This book is a theory-led conceptual account of the Principal-Agent problem and related concepts of Behavioural Real Estate economics, a decade after the real estate crisis of 2008. Data from 52 qualitative interviews undertaken with appraisers, real estate brokers, and property owners is used to argue that the reality is more nuanced and influenced by the interests of the different real estate market actors. The book provides a sketch of the relationship dynamics between real estate investors and service providers in the markets of Austria and Central and Eastern Europe.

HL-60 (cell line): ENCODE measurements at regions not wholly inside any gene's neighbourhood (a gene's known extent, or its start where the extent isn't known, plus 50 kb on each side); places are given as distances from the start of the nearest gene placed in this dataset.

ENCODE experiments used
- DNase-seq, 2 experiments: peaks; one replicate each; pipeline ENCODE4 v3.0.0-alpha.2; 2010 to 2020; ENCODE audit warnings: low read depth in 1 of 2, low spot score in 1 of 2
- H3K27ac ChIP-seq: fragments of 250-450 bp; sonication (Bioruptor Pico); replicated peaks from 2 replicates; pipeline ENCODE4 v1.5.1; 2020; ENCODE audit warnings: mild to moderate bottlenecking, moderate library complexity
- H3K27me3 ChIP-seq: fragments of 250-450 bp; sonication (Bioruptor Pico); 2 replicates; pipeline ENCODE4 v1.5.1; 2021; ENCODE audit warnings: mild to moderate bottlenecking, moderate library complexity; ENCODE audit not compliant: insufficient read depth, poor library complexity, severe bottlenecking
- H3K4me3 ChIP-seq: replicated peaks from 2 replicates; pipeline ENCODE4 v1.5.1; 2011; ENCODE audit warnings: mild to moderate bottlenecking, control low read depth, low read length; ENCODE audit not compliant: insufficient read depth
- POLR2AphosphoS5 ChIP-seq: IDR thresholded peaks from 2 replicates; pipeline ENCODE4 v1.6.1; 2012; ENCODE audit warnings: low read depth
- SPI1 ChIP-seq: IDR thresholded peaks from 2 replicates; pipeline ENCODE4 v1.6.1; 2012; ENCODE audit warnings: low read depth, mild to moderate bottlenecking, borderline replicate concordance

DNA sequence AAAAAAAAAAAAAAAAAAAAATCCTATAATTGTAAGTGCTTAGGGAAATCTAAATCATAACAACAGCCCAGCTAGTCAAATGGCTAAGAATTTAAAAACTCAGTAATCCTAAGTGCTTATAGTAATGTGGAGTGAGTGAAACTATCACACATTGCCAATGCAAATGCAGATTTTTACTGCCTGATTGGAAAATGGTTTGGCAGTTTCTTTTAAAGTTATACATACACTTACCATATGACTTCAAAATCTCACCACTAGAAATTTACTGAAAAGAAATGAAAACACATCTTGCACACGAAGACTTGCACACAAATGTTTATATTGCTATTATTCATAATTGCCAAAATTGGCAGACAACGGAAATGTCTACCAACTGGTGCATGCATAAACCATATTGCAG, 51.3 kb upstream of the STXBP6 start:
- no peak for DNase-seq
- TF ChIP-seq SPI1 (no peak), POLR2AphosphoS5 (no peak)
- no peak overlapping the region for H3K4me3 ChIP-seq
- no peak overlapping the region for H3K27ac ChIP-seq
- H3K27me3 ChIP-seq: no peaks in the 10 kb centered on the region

While the investors manage real estate portfolios and have to deal with particular legal systems, regulations, and norms, they often appoint service providers who have a comprehensive understanding of the local context. This work aims to highlight that this relationship between the real estate market actors creates an information asymmetry that may constitute the basis of conflicts of interest as well as Principal-Agent problems. Furthermore, the work underlines that the services provided by appraisers and real estate brokers to investors may strongly influence the profit the investor can generate from a transaction. It could be therefore inferred that the investor inclines towards a certain type of result from a service provider over the others. The present research has revealed that the investors are guided by certain interests and undertake to steer the service providers in a favoured direction. This book is essential reading for anyone interested in the nuances of Behavioural Economics and real estate.